Sunday, December 29, 2013

Balzac wore a Bowler too: Acquiring a Literary Hat Fetish

I have discovered, along with my unremitting devotion to literary composition, a tendency to accumulate hats at a rather alarming rate. Some of which are bedecked with feathers, and are, I fancy, rather flattering at a rakish angle - others, square and dowdy, droop in unlikely places and for which I hold little affection. Regardless of the limitations of closet space, and the unsuitable hat-climate in which I currently reside, these hats (like Bartholemew Cubbins of Dr. Seuss fame) reappear upon my cranium with accelerating frequency.

For these are, increasingly, the stock and barrel of the literary trade - the multitude of hats which the writer today accumulates, and must, perforce, accustom themselves to wearing. It used to be that we wore one - a signature fedora perhaps - a slightly battered, world-weary cranial piece that had seen us through one novel or another. The writer's hat. Comfortable, softly threadbare in all the right places - so much so that one was little aware of it being worn at all. For hitherto we only required that one - and beneath the broad brim of it we wrote with an impassioned ferocity, emitting the heated angst of life in a fluid conmingling of ink and blood upon the page (to borrow Hemingway's visceral depiction of the process). And then? We finished with a flourish and consigned our work to the trusted realms of publishing - who attended to the tedious tasks of marketing, printing, and distribution, leaving the author to contemplate the formulation of their subsequent literary work...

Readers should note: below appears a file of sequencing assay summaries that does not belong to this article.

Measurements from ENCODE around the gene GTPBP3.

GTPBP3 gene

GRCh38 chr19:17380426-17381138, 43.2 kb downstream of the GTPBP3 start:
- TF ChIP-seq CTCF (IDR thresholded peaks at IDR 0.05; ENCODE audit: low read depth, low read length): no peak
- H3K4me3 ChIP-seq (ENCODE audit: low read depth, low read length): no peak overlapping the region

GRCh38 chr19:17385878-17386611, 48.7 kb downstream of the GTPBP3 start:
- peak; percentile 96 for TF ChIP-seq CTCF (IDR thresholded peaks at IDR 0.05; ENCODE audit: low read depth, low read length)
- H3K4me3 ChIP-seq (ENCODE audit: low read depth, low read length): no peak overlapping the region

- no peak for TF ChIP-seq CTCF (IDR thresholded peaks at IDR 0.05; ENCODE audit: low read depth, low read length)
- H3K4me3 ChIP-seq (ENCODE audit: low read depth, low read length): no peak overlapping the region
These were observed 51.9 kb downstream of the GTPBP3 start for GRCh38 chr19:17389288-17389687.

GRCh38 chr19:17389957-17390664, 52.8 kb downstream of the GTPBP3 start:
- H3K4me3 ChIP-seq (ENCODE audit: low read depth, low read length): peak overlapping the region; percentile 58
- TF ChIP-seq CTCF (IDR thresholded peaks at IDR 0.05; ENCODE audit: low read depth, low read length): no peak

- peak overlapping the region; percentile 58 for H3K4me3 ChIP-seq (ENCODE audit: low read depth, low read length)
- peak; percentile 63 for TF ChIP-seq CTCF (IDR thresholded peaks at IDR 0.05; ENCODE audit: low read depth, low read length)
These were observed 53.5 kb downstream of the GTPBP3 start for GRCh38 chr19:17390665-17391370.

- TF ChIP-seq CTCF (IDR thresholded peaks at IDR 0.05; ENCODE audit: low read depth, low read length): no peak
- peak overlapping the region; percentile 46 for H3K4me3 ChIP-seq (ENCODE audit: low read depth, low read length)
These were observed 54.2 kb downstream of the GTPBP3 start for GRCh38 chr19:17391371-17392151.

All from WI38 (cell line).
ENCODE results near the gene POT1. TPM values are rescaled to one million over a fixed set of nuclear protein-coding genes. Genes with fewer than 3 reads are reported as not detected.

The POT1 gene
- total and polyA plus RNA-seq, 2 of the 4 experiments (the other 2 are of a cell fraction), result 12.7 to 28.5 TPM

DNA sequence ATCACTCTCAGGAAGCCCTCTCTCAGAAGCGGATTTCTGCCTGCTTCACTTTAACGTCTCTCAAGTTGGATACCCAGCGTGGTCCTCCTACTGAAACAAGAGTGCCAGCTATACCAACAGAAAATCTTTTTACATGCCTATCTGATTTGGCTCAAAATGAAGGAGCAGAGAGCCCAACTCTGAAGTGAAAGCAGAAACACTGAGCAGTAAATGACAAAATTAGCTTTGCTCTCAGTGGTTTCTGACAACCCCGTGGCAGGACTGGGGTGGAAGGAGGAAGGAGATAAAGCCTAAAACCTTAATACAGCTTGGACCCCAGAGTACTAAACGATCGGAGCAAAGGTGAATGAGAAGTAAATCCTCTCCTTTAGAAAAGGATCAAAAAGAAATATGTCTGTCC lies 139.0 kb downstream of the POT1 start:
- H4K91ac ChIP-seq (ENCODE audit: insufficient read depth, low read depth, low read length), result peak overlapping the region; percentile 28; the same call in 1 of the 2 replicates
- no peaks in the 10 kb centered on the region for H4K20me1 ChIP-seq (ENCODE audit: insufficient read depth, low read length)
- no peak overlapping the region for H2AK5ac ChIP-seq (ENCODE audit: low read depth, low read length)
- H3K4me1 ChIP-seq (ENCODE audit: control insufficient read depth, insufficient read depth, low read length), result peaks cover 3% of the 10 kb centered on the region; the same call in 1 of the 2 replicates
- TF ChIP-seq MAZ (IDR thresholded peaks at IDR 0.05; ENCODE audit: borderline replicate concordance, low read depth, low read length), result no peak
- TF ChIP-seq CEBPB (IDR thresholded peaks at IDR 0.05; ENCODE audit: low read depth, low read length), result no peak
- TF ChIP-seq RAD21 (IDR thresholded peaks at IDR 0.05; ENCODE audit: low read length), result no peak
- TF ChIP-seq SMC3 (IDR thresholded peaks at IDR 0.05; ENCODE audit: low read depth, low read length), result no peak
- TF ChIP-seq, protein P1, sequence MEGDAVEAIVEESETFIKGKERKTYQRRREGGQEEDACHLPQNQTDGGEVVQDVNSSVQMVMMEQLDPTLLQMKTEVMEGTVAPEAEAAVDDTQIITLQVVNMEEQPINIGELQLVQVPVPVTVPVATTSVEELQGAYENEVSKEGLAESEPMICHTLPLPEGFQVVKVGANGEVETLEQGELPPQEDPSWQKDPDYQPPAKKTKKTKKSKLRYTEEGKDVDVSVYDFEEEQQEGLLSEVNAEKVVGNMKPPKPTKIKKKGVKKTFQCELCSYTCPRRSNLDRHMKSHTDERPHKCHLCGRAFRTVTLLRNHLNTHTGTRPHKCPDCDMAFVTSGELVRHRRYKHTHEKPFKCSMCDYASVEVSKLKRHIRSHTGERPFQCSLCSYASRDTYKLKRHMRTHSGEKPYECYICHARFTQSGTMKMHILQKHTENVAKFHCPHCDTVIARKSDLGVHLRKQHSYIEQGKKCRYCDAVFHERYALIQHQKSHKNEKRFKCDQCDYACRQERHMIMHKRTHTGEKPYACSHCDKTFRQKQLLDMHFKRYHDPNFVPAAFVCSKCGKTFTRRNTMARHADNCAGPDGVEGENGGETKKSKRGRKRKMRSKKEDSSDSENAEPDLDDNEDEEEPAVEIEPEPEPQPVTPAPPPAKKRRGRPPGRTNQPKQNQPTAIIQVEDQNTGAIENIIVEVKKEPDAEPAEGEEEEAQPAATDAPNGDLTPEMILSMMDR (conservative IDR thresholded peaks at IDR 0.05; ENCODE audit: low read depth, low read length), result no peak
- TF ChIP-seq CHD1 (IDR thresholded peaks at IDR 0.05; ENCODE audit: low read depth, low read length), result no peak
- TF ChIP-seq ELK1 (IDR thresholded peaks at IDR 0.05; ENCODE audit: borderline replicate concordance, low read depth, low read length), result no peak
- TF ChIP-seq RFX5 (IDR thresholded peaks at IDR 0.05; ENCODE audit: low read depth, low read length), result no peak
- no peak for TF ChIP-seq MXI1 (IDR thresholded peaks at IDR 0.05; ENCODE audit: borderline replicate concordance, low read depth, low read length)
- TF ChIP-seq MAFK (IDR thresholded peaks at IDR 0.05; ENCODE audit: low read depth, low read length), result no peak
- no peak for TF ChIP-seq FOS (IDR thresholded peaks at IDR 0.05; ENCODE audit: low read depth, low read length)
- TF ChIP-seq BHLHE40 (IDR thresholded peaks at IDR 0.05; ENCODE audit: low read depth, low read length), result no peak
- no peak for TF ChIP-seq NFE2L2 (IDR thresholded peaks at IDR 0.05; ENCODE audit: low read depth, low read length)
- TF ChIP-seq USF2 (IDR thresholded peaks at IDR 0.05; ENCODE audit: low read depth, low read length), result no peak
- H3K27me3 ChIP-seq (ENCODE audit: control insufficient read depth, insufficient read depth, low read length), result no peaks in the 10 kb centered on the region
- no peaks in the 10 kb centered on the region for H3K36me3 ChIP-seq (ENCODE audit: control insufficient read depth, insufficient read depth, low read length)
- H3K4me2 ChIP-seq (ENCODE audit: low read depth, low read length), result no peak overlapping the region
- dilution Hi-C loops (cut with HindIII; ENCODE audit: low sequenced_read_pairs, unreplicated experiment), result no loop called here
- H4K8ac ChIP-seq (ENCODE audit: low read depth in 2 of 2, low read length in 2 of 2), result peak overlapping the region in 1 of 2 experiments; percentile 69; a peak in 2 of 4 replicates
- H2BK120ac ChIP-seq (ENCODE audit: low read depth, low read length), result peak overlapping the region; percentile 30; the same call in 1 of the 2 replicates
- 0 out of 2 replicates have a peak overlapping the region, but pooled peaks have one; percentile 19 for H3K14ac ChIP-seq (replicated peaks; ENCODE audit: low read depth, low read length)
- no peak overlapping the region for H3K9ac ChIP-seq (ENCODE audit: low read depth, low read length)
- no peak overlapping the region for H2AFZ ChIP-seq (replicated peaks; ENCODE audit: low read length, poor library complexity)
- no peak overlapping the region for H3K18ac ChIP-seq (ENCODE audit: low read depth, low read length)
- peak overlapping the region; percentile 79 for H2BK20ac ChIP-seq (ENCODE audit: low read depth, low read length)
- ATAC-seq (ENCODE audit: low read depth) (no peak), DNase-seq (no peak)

Now, however, writers of serious intent must accustom themselves to all kinds of cranial adornments - some of which poke and prod in the most uncomfortable of fashions. My grammatical hat, for example, leaves much to be desired, and I have the most unsettling notion that it accentuates, in glaring relief, my literary shortcomings: my comma-phobia, my hyphen-uncertainties, and the nuances that elude specific rules but incorrect usage proclaim "here writes an ignorant one!" So I pore over my Chicago Manual of Style in the vain hope that I can accustom myself to this cranial appendage that seems so instrumental to my success as a writer.

And there are, indeed, so many of them...some of which are more eagerly worn than others. My historian hat has been much in evidence as of late, and conforms beautifully to the curve of bone beneath. For beneath this bowler I spend many an hour perusing diaries, letters, historical treatises that offer an unprecedented glimpse of a time and space which is to become my world, and which will, in fits and starts, facilitate the emergence of a new narrative. Balzac described himself "much more of an historian than a novelist" and I incline to his view - or at least to the extent that my writing is predominately informed upon by my non-fictional explorations. The Human Comedy comprises an immense repository of historical detail, deftly intertwined within the narrative - methods of paper manufacture, fashions and furnishings, political escapades and small-town geography were all conveyed with scrupulous verisimilitude. So Balzac wore a bowler too! I yearn to wear mine with as much panache.

Lately, I have been the reluctant recipient of a helmet (particular to this part of the literary process) - ensnared as I have been by the  intricacies of formatting, caught in the sticky web of preparatory necessities that do little to enthrall the authorial mind. Pinioned in the mire and mesh of hyphen-placement and white-space, margins and trim, font size and style, kerning - and other aesthetic attributes I had, in truth, little desire to master. In the midst of my affliction, beneath the dank confines of metal that has a way of closing in around one's countenance until it seemed it would fasten permanently to the skull like some beast of alien appetite, I despair - would one ever be done?